The Master in the Background of 40 Years of Anime

Check out this interview with him that Toco Toco TV posted last year:

Text version:

You might not know his name, but you may be familiar with the work of art director Shichiro Kobayashi. He’s been in charge of the background art for popular and classic anime series like Berserk, Revolutionary Girl Utena, Detroit Metal City, and Nodame Cantabile. If you do already know his name, then it might be for his beautiful work on the dark and striking Angel’s Egg; or the soft and soothing Yokohama Kaidashi Kikou; or maybe for his work with Hayao Miyazaki on films like Lupin III: The Castle of Cagliostro.

Shichiro Kobayashi has been working with anime since the dawn of time–or at least since the early 70s, with his first widely-recognized work having been on the Osamu Dezaki-directed Nobody’s Boy Remi. It must have been from Dezaki that Kobayashi picked up the technique called Harmonies–high-detail paintings which Dezaki would often use to punctuate the dramatic moments in a show, and which Kobayashi would go on to use in more of his work over the next three decades.

Kobayashi’s style is instantly recognizable, whether it’s in the background of a gritty 90s high-fantasy series like Orphen; or in a goofy moe slapstick comedy from the 2010s like Tantei Opera Milky Holmes. His hand-painted backgrounds always bear the mark of his handiwork very clearly; with their inky, unclean, and almost unfinished look to them. He tends to leave a lot of white space in his backgrounds, and his very distinct ways of drawing trees, bushes, towns, and rocky roads, are easy to pinpoint as visual signatures.

If you’re watching a series that Kobayashi is involved with, you’re almost guaranteed some sweeping cityscape shots, regardless of their level of detail. Lots of his shows take place in small, rustic villages, which he brings to life immediately in his art. Others are set in more contemporary cities, which are always shown in a few super wide-angle shots. Also, this might be a coincidence, but I found that towers and steeples kept popping up in his shows, often in close relationship to a lake. Something almost sexual about that.
By nature of working in anime, he also ends up drawing a lot of schools. Most of them are very old-school, individual three-story buildings; but occassionally you get something crazy like the school from Utena.

Very ocassionally, but more commonly in his older work, Kobayashi would use these parallax background layers to create some really dramatic shots. Nobody’s Boy Remi in particular used so many of these that it became kind of hilarious.

Looking into the works of an art director like Kobayashi was fascinating, because he was so unbeholden to any genre across his career. He could pop up in a high-concept, high-budget film, or in a low-tier early-2000s harem comedy, and still be totally recognizable.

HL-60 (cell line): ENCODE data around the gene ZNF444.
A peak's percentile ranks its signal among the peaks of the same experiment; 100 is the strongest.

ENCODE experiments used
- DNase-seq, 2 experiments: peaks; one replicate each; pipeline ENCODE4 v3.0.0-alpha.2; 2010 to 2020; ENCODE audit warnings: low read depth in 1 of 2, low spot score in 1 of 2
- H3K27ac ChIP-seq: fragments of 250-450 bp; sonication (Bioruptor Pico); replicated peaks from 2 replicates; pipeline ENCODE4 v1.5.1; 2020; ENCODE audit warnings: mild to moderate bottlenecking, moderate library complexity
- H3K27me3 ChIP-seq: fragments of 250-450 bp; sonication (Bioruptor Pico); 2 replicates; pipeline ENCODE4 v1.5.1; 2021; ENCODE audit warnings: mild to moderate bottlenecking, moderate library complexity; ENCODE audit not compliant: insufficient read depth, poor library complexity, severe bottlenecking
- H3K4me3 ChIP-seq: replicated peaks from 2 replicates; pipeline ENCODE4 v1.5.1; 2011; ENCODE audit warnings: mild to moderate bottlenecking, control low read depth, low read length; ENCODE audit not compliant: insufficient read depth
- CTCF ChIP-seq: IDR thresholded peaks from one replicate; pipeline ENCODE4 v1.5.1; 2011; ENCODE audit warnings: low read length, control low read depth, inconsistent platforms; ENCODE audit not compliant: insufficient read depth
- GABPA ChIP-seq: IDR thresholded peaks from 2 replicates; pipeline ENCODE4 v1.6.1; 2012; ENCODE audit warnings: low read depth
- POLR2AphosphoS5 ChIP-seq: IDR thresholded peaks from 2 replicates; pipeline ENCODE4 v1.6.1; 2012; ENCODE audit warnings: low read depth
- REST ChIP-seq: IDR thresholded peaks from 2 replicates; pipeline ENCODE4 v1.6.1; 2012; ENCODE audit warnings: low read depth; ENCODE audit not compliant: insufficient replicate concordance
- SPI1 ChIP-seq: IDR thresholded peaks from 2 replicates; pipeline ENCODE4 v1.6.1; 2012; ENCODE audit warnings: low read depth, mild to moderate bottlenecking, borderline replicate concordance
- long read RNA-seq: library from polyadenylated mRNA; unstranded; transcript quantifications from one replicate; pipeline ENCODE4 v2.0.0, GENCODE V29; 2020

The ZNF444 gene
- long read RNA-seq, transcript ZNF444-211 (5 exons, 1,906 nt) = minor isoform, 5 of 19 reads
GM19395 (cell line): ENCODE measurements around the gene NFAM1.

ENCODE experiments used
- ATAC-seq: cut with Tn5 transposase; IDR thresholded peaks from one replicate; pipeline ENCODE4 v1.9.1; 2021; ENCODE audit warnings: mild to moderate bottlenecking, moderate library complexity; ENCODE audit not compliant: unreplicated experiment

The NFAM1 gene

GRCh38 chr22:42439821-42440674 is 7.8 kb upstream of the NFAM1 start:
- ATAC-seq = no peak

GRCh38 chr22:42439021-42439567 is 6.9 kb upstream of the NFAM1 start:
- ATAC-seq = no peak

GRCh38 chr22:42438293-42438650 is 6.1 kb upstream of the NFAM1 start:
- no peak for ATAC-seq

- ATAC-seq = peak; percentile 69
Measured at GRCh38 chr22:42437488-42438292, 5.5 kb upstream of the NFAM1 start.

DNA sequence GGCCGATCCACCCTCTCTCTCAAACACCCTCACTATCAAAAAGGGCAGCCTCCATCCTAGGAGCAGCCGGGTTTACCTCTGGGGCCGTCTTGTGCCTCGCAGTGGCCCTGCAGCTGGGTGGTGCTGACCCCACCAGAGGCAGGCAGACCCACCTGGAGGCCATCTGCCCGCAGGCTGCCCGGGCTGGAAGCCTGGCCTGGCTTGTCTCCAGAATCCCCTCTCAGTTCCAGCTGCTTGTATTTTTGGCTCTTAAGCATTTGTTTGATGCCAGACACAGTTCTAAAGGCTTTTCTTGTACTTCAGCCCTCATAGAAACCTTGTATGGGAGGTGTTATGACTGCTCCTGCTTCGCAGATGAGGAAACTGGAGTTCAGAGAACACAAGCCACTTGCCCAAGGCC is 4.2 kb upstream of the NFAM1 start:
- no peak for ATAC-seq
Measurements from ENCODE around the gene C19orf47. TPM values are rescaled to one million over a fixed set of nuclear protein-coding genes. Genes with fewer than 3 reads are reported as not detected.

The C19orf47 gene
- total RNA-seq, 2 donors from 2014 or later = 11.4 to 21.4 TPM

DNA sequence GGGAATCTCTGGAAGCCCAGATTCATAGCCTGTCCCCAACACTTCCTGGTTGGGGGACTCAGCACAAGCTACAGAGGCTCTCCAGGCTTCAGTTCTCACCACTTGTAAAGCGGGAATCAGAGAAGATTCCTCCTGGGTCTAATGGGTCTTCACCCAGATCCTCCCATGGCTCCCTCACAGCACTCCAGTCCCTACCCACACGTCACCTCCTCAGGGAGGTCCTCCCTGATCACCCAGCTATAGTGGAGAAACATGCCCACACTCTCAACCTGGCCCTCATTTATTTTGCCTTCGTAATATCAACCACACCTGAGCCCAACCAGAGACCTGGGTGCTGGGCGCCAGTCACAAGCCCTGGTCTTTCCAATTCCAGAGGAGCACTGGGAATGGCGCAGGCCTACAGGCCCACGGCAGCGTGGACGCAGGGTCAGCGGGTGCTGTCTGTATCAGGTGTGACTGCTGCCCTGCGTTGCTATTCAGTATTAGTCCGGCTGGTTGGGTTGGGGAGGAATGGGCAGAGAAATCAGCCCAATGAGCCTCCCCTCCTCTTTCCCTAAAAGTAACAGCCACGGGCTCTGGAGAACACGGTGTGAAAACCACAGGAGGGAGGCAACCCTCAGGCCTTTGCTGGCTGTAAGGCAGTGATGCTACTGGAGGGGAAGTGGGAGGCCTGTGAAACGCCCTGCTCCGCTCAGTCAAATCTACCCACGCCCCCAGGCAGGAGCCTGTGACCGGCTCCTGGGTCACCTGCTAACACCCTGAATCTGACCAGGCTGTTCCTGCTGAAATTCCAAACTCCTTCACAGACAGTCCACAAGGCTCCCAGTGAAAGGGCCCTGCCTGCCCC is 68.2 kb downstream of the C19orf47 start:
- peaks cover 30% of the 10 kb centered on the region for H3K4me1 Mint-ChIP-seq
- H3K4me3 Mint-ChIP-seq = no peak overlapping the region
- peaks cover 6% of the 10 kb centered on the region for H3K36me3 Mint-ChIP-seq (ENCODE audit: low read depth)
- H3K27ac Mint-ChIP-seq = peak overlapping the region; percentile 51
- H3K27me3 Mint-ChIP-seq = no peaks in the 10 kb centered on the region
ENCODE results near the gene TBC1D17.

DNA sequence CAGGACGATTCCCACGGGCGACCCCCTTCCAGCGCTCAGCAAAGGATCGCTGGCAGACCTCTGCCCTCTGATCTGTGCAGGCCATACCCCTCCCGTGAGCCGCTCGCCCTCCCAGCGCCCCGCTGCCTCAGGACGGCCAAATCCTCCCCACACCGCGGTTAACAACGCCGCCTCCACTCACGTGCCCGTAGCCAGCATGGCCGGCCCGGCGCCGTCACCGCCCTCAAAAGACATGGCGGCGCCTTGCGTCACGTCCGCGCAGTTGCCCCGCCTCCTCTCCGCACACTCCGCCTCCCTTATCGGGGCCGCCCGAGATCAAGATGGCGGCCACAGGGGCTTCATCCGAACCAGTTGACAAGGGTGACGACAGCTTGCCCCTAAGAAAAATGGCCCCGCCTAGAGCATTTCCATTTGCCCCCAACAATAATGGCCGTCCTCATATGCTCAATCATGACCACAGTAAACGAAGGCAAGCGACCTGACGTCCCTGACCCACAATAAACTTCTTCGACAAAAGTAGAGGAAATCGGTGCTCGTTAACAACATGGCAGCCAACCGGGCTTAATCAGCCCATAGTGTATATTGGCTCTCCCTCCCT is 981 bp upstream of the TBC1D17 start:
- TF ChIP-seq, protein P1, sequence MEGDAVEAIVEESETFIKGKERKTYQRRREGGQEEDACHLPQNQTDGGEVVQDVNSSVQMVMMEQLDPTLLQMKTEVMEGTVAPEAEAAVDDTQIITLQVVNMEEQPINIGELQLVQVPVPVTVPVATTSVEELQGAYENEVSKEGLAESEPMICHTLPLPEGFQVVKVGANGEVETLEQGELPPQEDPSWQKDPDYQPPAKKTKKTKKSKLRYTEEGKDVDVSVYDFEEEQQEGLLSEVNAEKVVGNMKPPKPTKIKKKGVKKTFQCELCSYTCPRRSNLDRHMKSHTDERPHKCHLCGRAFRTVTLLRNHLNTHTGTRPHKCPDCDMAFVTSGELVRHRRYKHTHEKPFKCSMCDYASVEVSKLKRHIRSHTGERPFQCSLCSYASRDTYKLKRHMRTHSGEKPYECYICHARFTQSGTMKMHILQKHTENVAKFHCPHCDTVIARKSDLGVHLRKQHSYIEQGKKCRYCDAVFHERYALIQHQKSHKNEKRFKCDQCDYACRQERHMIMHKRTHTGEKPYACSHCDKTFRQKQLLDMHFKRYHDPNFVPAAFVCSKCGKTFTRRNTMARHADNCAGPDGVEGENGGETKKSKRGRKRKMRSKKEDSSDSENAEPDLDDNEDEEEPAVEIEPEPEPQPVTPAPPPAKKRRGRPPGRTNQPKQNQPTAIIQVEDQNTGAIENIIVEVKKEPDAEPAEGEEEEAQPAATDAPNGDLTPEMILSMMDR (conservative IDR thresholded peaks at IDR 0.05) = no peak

The closest thing to a connective thread in his work is that most of what he did from the late 90s onward was with studio JC Staff; tho he didn’t work with them exclusively.
If I have one criticism of the way that Kobayashi has been used, especially on a lot of those JC Staff shows, it would be that the character designs don’t always look at home in his backgrounds. Sometimes, seeing clean and colorful designs set against these sort of washed-out and soft backdrops could get a little weird, though I wouldn’t necessarily blame Kobayashi for this.

Around five years ago, I remember listening to the commentary on the Simoun DVDs wherein director Junji Nishimura briefly talked about working with Kobayashi. He described him as being so old school that he still did a lot of work on cels, and would even walk into the office with cels in hand and submit them for the show. I always wondered about what kind of person Kobayashi might be after hearing that, and I finally got a little insight into his personality from this interview that Toco Toco TV posed with him on youtube last year.

Having retired from the industry three years prior at age 79, Kobayashi still continues to work on his art and to strive for improvement at home in his incredible home studio. From the way that he talks, Kobayashi seems like a true dyed-in-the-wool artist through and through, who will probably keep going with his art for the rest of his life, and has a lot of deep thoughts about the nature of his craft. I’ll put a link to this interview in the description for anyone who’s interested in it.

Kobayashi’s contribution to anime history on more than 100 shows is staggering, and it’s always fun to be watching an old show and to instantly realize that he must’ve been the art director on it as soon as you see a few trees. If you want to see his work at its best, I’d highly recommend checking out Nobody’s Boy Remi from the 70s, Angel’s Egg and Venus Wars from the 80s, Berserk and Utena from the 90s, and Windy Tales and Tokyo Marble Chocolate from the 2000s. All of them are great shows where Kobayashi’s work really shines.

Stick around on my channel if you’d like to see more videos like this; and if you’d like to support those videos, then consider donating via Patreon, or sharing this video to anyone whom you think will enjoy it. Thanks again for watching, and I’ll see you in the next one.

5 thoughts on “The Master in the Background of 40 Years of Anime

  1. You’re really the only one in anime doing anything even remotely as interesting as this. So much better than some lukewarm review of a flavor-of-the-season show with a number/10 at the end.

  2. That second last sentence is janky. I’d suggest going with “share with” instead of “share to” and cutting the “whom” if you use that phrase again.

    “or sharing this video with anyone you think will enjoy it”
    “or sharing this video to anyone whom you think will enjoy it”

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